Using New Media to Help Kids Revive Their Cultural Heritage

Feliz Navidad! I know, I keep saying “mañana, mañana, amigos,” now that I’m back in the country.

I’ll be writing only sporadically throughout the holiday season as kids need the gift of TIME and presence more than any wrappable item and I’d be blowing smoke if I didn’t walk the walk on the homefront. Be therefore advised that my Santa hat is on and mom-mode trumps media over this “winter break,” ‘k?

That said, I must share my recent experience with The Huichol Center for Cultural Survival as it’s the most positive use of media and marketing I’ve seen connecting kids cultural artifacts with bridges linking the past to the future by preserving indigenous culture.

For those who were in ‘shock and awe’ that I actually left my laptop behind and unplugged to the tiny surf town of Sayulita in the state of Nayarit for a long weekend with my bro (which fortuitously fell smack dab in the hubbub of the Dec. 12 Our Lady of Guadalupe celebration) know that it’s part of my feisty need to prove ‘I can,’ since many believe I’ve joined the ‘totally wired’ crowd as a generational hiccup in my world of young ‘digital natives.’

There’s something very anthropologically profound traveling sans media gizmos because you notice the ubiquitous use of same by all of those around you. Awareness heightens when you’re devoid of ‘backup’ resources too, enabling full attention and keen alertness as well as observational reflection. One of my favorite eco-minded blogs, “Unplug your kids” covers this dynamic quite well…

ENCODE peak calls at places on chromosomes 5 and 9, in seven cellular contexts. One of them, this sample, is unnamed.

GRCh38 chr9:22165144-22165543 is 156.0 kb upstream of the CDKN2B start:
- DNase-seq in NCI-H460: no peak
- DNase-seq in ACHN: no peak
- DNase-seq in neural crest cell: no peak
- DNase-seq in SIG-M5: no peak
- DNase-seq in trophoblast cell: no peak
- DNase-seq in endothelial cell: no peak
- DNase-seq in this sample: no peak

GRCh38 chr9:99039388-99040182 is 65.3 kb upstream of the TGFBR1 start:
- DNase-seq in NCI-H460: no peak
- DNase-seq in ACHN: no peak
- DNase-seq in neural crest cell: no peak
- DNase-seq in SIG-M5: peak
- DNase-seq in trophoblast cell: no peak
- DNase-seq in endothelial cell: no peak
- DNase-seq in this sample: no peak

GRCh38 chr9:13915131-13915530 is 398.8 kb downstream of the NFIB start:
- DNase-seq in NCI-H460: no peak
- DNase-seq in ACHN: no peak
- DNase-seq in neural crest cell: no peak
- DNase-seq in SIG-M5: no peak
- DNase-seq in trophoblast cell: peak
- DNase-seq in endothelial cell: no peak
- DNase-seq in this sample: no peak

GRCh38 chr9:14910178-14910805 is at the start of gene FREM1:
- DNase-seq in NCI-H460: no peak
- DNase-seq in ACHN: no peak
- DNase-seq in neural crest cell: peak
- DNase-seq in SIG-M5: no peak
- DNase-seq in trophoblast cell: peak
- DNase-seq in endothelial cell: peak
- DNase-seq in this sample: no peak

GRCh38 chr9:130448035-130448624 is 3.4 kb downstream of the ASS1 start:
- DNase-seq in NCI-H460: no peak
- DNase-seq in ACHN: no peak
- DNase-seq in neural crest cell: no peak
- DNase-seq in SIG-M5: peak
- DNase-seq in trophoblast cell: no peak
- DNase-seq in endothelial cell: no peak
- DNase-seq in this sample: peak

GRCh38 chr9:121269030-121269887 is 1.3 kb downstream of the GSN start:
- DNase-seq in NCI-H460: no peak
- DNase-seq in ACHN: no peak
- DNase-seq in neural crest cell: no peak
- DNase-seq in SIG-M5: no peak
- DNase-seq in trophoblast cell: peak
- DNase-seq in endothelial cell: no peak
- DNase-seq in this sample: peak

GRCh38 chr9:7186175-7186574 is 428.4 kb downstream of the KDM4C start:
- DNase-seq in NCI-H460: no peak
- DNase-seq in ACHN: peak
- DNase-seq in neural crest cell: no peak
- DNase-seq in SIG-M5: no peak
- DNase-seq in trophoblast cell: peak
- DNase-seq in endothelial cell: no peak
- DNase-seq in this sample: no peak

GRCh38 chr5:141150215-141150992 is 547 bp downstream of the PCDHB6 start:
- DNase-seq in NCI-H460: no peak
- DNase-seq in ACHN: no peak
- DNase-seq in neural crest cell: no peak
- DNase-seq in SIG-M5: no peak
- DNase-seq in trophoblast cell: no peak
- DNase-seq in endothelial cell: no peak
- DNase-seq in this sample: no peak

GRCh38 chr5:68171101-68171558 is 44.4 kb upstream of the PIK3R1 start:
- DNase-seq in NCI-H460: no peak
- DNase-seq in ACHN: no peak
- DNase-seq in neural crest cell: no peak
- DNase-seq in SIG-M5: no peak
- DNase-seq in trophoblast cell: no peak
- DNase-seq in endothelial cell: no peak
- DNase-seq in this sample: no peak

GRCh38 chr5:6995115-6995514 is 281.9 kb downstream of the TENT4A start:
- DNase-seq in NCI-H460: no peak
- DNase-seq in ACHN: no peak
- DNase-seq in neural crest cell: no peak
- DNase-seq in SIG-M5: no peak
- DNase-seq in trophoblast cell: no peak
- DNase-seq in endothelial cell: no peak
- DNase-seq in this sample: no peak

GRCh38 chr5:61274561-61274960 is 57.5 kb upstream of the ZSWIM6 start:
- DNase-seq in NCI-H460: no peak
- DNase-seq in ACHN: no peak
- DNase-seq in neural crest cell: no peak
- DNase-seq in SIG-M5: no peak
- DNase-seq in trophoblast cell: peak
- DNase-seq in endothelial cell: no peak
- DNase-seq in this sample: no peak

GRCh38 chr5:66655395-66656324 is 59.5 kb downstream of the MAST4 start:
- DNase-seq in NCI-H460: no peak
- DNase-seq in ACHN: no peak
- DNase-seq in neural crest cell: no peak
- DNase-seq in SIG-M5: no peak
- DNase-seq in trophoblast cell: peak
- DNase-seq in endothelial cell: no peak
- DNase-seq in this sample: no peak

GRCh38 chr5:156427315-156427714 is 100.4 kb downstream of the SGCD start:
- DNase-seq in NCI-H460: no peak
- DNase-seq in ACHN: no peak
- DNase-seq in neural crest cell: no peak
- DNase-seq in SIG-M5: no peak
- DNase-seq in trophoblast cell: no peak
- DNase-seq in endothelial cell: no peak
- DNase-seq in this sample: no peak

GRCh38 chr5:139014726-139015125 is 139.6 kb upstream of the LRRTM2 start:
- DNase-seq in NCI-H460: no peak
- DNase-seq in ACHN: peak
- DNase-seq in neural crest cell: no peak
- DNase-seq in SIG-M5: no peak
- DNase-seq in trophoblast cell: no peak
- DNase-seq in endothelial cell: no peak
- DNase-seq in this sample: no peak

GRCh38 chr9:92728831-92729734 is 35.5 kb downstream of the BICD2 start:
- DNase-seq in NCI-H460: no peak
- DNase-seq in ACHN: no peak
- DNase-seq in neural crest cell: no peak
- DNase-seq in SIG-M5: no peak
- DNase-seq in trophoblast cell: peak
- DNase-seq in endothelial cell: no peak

It’s amazing how slack we all get using cellphones as a safety valve for ‘rescue’ and reliance.

In fact, Holamun2’s blog post reports “80,000 Americans feel anxiety when separated from their cellphones or internet,” complete with graphic depiction on, and research backup via SRG.

Sheesh. For techies that aren’t ready for cold turkey unplugged, here’s a great post from on “configuring your iphone for vacation.”

For me? In just a few short days I was blissfully immersed in being out of touch…

Blessed by a shaman, beloved by a pit bull, riding on the handlebars of an ATV (which I disdain as the leaf blowers of the planet) and dancing to a Brazilian band in a French outpost, meeting local politicians intent on ensuring Riviera Nayarit” doesn’t turn into Cancun…all the while doing a media analysis of how these environs had changed since my last visit.

I’d been warned our north shore ‘secret was out’ (per this disheartening USA Today article) so braced myself for mass media ruination of our long time haven.

I envisioned cultural homogenization and cellphone toting infiltration among ex pat gringos in search of a place to plunk a hammock and make a buck.


I left with a hopeful heart rather than a heavy one.

I’ve buried my cynical sentiments in the sand, seeing cellphones used to alert eco pals to rescue turtle egg nests from poachers, (this was a nightly “release ritual” at sunset) as well as seeing computer technology enhancing entrepreneurial ventures via internet trade…